Review: Jean-Robert’s Table
Ever since Pigall’s closed last year, the next move of Jean-Robert de Cavel, the closest thing Cincinnati has to a “celebrity” chef, has been both hotly contested and anticipated. There have been lawsuits and speculation, delays and drama, but in mid-August, Jean-Robert’s Table opened in the former Buddakhan space on Vine street to a booked reservation list, and also recently opened for lunch. Not that we in the city had a chance to really miss him, as Jean-Robert has been busy as an advocate for his 7 Days for SIDS foundation, as well as chef-in-residence at the Midwest Culinary Institute. The break between restaurants–about a year and a half–allowed the city to miss him just enough to anticipate the opening of his Table.
(Disclaimer: I do know someone in the kitchen at JR’s Table, however he had no idea I was dining there the night I went, nor did I use my name on the reservation, which are highly recommended. Also, no pictures in this post because the light was far too dim to get a clear shot. I’d rather go without than make everyone squint!)
I remember when this space was a Longhorn, but I never visited Buddakhan (it had a reputation as more of a club than a restaurant). The interior (unlike its Longhorn days) is bright, with pale wood, fun artwork, and a lot of French and French-inspired tchotchkes. Front-of-house service was good, though there is little space to wait for your reservation if you’re early or, in my second visit’s case, if there are a few other parties ahead of your reservation. This is not Pigall’s; it is not white-tablecloth, which is not a bad thing at all. Cincinnati– and, indeed, most of the US– no longer dines that way. Many Americans (myself included) appreciate a slightly relaxed environment, and this is done very well.
And yes, I visited twice. The first visit was shortly after the restaurant opened, and I grabbed a burger on the way home from happy hour. There is a bar, so there’s perfect seating for a singleton, but I was placed at a teeny-tiny corner table behind the bar. It’s a two-top, but really only has room for one if there is food involved. The burger was fantastic– juicy and well-seasoned, topped with caramelized onions and bleu cheese, on a fresh brioche bun and served with incredible frites– it may be my favorite dish I’ve had at the Table (and is certainly in my top three burgers in Cincinnati).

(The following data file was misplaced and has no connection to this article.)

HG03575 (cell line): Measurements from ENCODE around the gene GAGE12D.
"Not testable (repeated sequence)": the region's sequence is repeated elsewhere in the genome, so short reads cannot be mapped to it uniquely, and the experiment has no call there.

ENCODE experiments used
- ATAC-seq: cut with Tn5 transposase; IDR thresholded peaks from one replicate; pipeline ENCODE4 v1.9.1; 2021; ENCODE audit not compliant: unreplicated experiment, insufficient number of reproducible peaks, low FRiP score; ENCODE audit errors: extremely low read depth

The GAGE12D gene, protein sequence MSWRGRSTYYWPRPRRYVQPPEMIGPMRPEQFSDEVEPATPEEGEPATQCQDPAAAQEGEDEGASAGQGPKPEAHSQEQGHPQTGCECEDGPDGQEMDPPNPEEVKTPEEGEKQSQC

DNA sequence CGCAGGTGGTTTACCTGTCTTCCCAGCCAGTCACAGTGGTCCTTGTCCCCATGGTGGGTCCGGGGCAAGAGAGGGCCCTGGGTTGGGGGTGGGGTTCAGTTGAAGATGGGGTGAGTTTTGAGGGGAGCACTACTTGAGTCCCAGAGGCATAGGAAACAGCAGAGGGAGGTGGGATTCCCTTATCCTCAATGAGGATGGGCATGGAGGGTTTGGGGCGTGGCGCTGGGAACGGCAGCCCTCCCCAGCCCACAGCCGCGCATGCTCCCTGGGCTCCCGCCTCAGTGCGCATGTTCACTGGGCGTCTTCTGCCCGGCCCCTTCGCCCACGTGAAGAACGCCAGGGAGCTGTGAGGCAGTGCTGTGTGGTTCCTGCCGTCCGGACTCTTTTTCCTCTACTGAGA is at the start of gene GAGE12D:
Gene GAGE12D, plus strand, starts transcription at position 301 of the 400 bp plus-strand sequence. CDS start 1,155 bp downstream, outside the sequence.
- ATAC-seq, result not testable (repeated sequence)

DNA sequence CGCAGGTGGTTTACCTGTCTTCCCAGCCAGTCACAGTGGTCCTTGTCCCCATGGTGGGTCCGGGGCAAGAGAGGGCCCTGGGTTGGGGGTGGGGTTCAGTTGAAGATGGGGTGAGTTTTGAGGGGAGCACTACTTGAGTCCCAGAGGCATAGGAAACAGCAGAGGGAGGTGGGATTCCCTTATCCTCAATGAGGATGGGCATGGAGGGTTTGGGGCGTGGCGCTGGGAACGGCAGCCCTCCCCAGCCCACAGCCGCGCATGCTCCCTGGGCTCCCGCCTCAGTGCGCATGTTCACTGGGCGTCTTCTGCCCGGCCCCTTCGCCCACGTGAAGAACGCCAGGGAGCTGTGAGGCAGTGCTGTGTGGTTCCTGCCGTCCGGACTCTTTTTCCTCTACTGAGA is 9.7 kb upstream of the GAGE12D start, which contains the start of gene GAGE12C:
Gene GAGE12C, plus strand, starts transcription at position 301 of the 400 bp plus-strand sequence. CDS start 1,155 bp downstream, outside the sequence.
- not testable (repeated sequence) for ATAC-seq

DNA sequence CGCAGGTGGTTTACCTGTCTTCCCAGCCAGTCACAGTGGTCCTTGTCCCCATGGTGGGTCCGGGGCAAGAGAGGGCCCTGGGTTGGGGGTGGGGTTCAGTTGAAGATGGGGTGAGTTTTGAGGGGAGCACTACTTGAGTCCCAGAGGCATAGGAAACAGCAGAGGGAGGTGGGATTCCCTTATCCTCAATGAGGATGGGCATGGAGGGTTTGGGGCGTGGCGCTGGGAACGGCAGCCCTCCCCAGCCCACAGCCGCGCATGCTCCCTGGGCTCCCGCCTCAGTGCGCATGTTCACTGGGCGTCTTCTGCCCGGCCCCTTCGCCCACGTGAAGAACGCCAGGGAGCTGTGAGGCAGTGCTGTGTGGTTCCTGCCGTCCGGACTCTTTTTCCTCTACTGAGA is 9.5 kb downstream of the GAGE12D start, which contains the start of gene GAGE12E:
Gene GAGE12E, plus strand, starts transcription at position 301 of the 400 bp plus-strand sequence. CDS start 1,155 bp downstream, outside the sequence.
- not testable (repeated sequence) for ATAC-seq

On our second visit, we were finally celebrating our engagement, so we bumped up our meal a bit from a burger and fries. We started off with cocktails. I grabbed a French Manhattan, a drink they were featuring for Breast Cancer Awareness week, involving Maker’s Mark and Chambord. This was a better idea than execution, as it mostly tasted of bourbon– not a bad thing, but not what I was expecting– but a dollar or two went to breast cancer charities, so there was a bright side. Terry ended up with a Moerlein Lager House.
For our first course, we decided on the foie gras. Be aware that if you’re looking for seared foie gras, this isn’t it. It’s prepared as a torchon, which is wrapped in a towel and poached. It’s an interesting, almost pate-like texture that I wasn’t quite prepared for, but did not dislike. It was accompanied by plums and placed on a rilette of duck confit. The duck confit was possibly my favorite part; moist and flavorful and paired well with the plums.
Terry had his mind set on a steak, so he got the steak with anchovy butter, which also came with a heart romaine “caesar”, mushrooms and potatoes. I had a bite, and the anchovy butter was fantastic, with an intense anchovy flavor that went surprisingly well with the steak. The steak was cooked to his liking, and the minature salad was a nice (and flavorful) touch. By far, my favorite of the two entrees.
I chose the pork three ways (trio cochon): belly, chop and ribs. I had imagined this to be three small portions of pork, however, it was instead a pork rib, some braised pork belly, and an absolutely gigantic chop. The pork belly and rib were outstanding: flavorful and falling-apart tender, but the chop was slightly overdone. They were paired with mashed potatoes, beans, and blue cheese. The dish was good, but a bit heavy, and when the Maitre d’, Marilou Lind, came around to inquire about the meal on her regular rounds, she thought I didn’t like my food since I had only taken a few bites of the pork chop. It made for excellent leftovers the next day, but I would have preferred a much smaller portion– even for the price– so that the dish would be a bit more balanced and less overwhelmed by the chop.
We didn’t skip dessert. We chose the poached peaches with almond cake and Madisono’s red raspberry gelato. Three of my favorite flavors: almond, peach, and raspberry in a very approachable portion size, made for an excellent ending to our meal.
Next time, if it’s still on the menu, I have my eye on the duck. If you are coming in expecting the ultra-refined cuisine of Pigall’s, you’ll be disappointed. This is much more casual, and I could imagine some of the dishes (the pork in particular) as a refined version of home cooking. The experience was not showy or flashy, but very understated and maybe even a bit hesitant. Though I’m sure that I’ll revisit sooner rather than later (that burger!), I’ll be very interested to see what menu changes happen in the spring and summer.